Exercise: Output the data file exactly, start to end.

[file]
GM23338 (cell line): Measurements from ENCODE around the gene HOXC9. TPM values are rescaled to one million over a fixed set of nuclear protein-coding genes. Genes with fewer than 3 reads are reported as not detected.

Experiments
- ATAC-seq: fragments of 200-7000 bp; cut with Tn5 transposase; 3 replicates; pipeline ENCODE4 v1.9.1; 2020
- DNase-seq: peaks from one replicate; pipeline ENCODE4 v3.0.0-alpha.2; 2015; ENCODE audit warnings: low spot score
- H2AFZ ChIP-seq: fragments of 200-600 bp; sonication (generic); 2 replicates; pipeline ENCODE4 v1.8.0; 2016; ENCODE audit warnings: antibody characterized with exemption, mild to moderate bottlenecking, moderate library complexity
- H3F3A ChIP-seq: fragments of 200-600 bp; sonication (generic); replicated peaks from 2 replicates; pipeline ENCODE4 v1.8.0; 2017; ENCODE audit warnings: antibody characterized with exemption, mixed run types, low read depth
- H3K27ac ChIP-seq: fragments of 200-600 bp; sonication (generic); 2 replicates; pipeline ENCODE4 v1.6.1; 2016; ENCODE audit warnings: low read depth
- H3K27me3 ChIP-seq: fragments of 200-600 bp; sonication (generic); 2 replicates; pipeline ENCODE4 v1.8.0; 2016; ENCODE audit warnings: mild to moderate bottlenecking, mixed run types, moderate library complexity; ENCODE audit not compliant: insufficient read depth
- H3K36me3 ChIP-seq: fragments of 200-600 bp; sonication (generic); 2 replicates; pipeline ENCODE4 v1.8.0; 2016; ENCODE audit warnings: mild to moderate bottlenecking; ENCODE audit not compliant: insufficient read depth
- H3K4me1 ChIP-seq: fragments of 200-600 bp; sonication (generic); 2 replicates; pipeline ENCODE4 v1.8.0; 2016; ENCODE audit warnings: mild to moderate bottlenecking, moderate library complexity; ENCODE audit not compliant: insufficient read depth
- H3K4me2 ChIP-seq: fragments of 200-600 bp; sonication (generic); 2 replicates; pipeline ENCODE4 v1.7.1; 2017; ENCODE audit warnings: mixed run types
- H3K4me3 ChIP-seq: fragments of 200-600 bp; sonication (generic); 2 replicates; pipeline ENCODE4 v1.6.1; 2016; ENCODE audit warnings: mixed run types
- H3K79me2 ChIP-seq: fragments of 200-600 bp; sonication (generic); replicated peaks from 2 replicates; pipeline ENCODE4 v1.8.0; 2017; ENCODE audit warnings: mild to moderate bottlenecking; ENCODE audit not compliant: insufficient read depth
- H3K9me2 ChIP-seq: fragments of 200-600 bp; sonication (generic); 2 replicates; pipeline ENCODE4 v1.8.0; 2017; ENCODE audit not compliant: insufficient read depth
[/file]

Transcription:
GM23338 (cell line): Measurements from ENCODE around the gene HOXC9. TPM values are rescaled to one million over a fixed set of nuclear protein-coding genes. Genes with fewer than 3 reads are reported as not detected.

Experiments
- ATAC-seq: fragments of 200-7000 bp; cut with Tn5 transposase; 3 replicates; pipeline ENCODE4 v1.9.1; 2020
- DNase-seq: peaks from one replicate; pipeline ENCODE4 v3.0.0-alpha.2; 2015; ENCODE audit warnings: low spot score
- H2AFZ ChIP-seq: fragments of 200-600 bp; sonication (generic); 2 replicates; pipeline ENCODE4 v1.8.0; 2016; ENCODE audit warnings: antibody characterized with exemption, mild to moderate bottlenecking, moderate library complexity
- H3F3A ChIP-seq: fragments of 200-600 bp; sonication (generic); replicated peaks from 2 replicates; pipeline ENCODE4 v1.8.0; 2017; ENCODE audit warnings: antibody characterized with exemption, mixed run types, low read depth
- H3K27ac ChIP-seq: fragments of 200-600 bp; sonication (generic); 2 replicates; pipeline ENCODE4 v1.6.1; 2016; ENCODE audit warnings: low read depth
- H3K27me3 ChIP-seq: fragments of 200-600 bp; sonication (generic); 2 replicates; pipeline ENCODE4 v1.8.0; 2016; ENCODE audit warnings: mild to moderate bottlenecking, mixed run types, moderate library complexity; ENCODE audit not compliant: insufficient read depth
- H3K36me3 ChIP-seq: fragments of 200-600 bp; sonication (generic); 2 replicates; pipeline ENCODE4 v1.8.0; 2016; ENCODE audit warnings: mild to moderate bottlenecking; ENCODE audit not compliant: insufficient read depth
- H3K4me1 ChIP-seq: fragments of 200-600 bp; sonication (generic); 2 replicates; pipeline ENCODE4 v1.8.0; 2016; ENCODE audit warnings: mild to moderate bottlenecking, moderate library complexity; ENCODE audit not compliant: insufficient read depth
- H3K4me2 ChIP-seq: fragments of 200-600 bp; sonication (generic); 2 replicates; pipeline ENCODE4 v1.7.1; 2017; ENCODE audit warnings: mixed run types
- H3K4me3 ChIP-seq: fragments of 200-600 bp; sonication (generic); 2 replicates; pipeline ENCODE4 v1.6.1; 2016; ENCODE audit warnings: mixed run types
- H3K79me2 ChIP-seq: fragments of 200-600 bp; sonication (generic); replicated peaks from 2 replicates; pipeline ENCODE4 v1.8.0; 2017; ENCODE audit warnings: mild to moderate bottlenecking; ENCODE audit not compliant: insufficient read depth
- H3K9me2 ChIP-seq: fragments of 200-600 bp; sonication (generic); 2 replicates; pipeline ENCODE4 v1.8.0; 2017; ENCODE audit not compliant: insufficient read depth